"The Bilingual Mind" is the name of a writing workshop I did yesterday at the beautiful Morrin Centre in Quebec City. The activity was part of Théatre La Bordée's Enjeux en Scène program. Since the subject was bilingualism (inspired by Larry Tremblay's play The Dragonfly of Chicoutimi which starts its run on Tuesday at La Bordée), not only did I present in two languages, but the 21 participants did writing exercises in our country's two official languages -- and even in some extra languages! BONUS! One participant wrote in Spanish; another taught us some Farsi words; and Martin told us why he got hooked on sign language!
The goal of the workshop was to jumpstart participants' writing projects, and to get us all to reflect on what it means to have a bilingual mind. The participants were of all ages and backgrounds. Among them were scientists, several translators, two journalists, a painter, a poet, and a group of students from Cégep Garneau (they admitted they were there for a class assignment, but I want to tell their teacher Tracy Burns that they were super fun and super smart -- that's a few of them in today's first pic).
Because I'm interested in "mining" memory, I asked everyone to write about two memories -- a time when they first learned something (it didn't have to be another language), and a time when learning a new language was difficult or frustrating, or made them feel small.
A few years ago, I met a researcher who was in Quebec from France -- and she told me something I have never forgotten -- that a sign of true bilingualism is when, in your brain, you actually think in two languages. Maybe that's why I was so moved by something a woman named Madeleine (she's the painter) wrote: "Chez mes parents/ Our house must have always smelled like dog." I love the easy movement from French to English and I love how Madeleine "takes us there" with the sense of smell. I also love the simple beauty of the language Madeleine uses.
Most of the books written in more than one language are teaching manuals. I have a hunch that the time is right for Canadian literature that is truly bilingual. I'm not sure what shape that kind of literature will take, but something tells me it's coming.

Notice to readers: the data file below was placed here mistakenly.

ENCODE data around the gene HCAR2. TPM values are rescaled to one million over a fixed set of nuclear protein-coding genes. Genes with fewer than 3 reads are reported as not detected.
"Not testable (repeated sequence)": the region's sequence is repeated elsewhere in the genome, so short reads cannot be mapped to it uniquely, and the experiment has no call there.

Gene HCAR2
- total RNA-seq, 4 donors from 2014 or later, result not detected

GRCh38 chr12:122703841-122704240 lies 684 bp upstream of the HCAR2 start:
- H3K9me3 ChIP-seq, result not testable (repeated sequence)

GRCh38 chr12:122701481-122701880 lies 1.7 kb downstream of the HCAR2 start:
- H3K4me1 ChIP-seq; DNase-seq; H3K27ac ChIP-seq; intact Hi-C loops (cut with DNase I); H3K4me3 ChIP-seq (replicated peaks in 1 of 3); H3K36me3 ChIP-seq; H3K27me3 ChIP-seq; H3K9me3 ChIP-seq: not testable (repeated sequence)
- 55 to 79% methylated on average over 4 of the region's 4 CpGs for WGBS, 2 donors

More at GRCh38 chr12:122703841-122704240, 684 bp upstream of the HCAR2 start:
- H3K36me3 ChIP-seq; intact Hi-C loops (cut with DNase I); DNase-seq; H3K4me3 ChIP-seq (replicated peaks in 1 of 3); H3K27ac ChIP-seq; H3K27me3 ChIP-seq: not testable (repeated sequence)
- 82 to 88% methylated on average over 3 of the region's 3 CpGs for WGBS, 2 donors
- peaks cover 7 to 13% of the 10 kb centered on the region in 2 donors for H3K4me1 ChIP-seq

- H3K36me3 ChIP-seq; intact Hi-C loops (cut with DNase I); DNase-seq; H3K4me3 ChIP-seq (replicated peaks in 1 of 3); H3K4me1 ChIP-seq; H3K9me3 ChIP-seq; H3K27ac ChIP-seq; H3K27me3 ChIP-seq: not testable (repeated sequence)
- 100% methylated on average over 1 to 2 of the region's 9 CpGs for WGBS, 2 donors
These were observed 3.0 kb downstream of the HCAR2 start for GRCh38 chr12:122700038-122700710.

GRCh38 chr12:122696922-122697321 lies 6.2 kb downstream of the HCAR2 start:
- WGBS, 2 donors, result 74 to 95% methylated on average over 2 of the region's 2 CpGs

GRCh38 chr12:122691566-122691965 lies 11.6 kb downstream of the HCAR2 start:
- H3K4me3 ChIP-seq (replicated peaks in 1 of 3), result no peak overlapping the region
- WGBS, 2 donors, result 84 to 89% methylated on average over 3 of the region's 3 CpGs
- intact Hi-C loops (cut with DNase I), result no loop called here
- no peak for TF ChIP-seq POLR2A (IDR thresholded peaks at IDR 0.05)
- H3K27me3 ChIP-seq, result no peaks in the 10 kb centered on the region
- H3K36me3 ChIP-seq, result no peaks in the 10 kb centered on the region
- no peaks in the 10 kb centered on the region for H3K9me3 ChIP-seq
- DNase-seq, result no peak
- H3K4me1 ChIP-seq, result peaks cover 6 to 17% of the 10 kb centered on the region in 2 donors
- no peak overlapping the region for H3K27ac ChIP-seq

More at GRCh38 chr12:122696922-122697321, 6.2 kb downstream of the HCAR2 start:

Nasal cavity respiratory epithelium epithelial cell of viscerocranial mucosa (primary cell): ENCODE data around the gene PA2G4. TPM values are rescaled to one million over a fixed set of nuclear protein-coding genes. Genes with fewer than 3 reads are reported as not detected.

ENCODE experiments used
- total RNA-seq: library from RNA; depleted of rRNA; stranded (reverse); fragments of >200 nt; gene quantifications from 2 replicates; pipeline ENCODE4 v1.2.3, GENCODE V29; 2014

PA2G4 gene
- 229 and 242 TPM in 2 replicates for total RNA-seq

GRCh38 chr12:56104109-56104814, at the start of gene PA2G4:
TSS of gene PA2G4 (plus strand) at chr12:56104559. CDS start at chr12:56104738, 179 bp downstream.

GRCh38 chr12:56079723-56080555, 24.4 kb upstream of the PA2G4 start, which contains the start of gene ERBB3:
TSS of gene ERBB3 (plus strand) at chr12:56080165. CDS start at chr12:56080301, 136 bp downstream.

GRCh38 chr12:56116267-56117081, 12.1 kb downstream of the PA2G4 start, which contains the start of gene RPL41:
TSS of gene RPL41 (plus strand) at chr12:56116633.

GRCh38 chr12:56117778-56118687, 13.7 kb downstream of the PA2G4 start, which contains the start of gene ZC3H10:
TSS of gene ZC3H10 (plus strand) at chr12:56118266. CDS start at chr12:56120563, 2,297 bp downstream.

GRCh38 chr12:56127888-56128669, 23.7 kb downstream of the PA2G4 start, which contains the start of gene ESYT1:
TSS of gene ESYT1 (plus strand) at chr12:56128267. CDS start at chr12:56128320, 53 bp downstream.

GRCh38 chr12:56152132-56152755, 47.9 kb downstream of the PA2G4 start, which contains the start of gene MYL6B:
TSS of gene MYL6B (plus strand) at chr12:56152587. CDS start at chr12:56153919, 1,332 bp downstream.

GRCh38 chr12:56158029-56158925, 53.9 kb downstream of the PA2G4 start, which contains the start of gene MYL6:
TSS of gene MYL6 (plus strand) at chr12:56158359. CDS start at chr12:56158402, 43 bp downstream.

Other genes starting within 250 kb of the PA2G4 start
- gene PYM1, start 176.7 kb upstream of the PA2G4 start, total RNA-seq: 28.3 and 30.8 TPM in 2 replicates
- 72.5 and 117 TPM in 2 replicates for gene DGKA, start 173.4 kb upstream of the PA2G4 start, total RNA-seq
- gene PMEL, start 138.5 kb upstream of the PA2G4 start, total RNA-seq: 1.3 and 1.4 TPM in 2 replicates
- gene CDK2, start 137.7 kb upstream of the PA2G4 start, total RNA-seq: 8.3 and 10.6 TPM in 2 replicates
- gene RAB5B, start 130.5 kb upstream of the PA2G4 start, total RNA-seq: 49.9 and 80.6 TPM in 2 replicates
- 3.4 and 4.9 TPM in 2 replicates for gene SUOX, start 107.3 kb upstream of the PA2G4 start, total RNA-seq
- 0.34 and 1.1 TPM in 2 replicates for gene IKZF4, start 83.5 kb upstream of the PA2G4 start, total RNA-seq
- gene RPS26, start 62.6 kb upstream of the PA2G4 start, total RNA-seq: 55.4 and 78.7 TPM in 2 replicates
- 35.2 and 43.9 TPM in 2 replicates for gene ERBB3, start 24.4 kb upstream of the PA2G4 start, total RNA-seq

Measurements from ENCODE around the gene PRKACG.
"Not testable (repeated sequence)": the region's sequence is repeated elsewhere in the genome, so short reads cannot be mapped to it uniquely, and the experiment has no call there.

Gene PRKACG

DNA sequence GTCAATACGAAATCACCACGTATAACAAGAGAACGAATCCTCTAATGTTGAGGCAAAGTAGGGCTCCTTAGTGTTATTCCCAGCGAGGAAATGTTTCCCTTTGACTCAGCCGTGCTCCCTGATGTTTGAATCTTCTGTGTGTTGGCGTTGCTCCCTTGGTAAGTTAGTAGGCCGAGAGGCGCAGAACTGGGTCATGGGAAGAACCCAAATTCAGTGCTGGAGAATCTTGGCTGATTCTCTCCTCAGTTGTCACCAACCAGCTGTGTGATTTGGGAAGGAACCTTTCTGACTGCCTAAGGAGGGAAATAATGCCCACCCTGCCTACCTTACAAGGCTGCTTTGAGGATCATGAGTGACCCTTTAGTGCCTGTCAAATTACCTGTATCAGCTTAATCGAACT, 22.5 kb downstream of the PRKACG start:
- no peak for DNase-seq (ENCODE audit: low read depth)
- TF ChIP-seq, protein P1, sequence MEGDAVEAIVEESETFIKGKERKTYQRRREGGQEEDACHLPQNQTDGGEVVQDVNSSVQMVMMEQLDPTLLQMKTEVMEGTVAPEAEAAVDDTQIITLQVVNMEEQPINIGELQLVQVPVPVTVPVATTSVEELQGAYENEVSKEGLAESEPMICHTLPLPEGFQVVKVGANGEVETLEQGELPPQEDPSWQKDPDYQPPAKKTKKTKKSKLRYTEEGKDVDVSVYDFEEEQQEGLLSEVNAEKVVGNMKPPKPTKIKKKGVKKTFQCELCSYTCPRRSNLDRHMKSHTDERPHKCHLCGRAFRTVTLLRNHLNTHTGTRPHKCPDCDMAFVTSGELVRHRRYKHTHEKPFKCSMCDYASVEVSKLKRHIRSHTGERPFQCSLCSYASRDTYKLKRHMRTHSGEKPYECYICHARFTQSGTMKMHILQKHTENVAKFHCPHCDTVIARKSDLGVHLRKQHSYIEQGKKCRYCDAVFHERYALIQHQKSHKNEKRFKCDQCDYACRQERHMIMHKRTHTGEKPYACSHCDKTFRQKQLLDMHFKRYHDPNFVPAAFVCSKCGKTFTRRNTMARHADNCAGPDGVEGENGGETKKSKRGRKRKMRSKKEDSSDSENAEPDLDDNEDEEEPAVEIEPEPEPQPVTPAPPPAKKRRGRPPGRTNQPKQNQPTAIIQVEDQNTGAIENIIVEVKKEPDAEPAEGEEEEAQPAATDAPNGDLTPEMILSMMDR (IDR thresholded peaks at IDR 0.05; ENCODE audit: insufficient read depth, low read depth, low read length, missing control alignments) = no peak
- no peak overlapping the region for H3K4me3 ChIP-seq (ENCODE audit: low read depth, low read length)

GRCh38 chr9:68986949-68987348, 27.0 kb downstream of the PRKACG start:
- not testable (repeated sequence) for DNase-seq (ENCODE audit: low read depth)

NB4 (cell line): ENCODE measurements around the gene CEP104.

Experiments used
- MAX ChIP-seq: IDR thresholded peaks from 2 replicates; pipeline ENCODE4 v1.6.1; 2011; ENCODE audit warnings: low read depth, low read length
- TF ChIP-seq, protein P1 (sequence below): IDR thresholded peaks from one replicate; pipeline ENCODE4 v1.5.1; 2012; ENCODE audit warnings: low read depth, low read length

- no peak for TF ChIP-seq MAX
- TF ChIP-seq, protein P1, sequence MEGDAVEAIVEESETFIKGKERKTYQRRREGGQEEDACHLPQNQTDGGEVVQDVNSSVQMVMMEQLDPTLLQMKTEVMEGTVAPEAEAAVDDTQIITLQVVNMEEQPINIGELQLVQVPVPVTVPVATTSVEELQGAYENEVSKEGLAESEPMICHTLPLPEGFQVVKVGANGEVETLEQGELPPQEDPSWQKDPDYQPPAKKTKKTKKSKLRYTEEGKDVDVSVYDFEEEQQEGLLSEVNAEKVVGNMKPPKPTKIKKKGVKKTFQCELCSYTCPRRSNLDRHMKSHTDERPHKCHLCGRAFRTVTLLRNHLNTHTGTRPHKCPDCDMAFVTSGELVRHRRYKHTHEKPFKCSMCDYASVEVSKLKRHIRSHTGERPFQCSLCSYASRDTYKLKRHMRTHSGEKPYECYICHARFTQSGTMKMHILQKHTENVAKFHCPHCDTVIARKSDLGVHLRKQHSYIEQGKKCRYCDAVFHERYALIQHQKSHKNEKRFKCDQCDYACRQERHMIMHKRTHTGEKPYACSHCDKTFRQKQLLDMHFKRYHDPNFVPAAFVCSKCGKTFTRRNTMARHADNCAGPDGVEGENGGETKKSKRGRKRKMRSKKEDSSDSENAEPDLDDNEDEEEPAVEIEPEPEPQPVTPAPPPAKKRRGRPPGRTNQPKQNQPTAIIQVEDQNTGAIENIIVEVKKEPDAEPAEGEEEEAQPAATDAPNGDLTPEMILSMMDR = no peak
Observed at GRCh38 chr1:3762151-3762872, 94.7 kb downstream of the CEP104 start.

At the end of the workshop, we produced a group poem, which I'm going to share here. Ready?!
I wish I spoke German
So I could speak to Germans.
Speaking new languages
Nous fait rencontrer le monde.
Learning French has improved my English.
I never expected that to happen,
But it did.
It was a happy surprise.
Did you know the word "finger"
Comes from the Farsi word "panjeh"
Which comes from the Farsi word "panj" which means five?
Hey, "panj" sounds a lot like "phalange"
Which means finger bones in French!
Music is a universal language.
When I play the piano,
I feel like I am communicating mes émotions.
Then there's sign language
Which is personal and organic.
We use our bodies --
Every twitch, every hesitation ... means something.
Sometimes language is a barrier.
Sometimes language is a gateway.
C'est à nous de choisir.
So? Pretty beautiful, don't you think? I'll be back in Quebec City on November 12 for an event called "Cohabitation linguistique. It takes place at Théatre La Bordée. I'll be on a panel with Kevin McCoy, Lauren Hartley and YA author Catherine Dorion. Many thanks to Rosie Belley, La Bordée's special projects coordinator; and La Bordée's artistic director Michel Nadeau, for inviting me to take part in these events and for welcoming me and my bilingual group to the Morrin Centre yesterday. Thanks, of course, to the Morrin Centre. And thanks to everyone who took part in yesterday's workshop. I know YOU were supposed to learn and have fun, but I know for sure that I learned and had fun!! Looking forward to seeing some of you again on November 12. In the mean time, let's make language a gateway!!!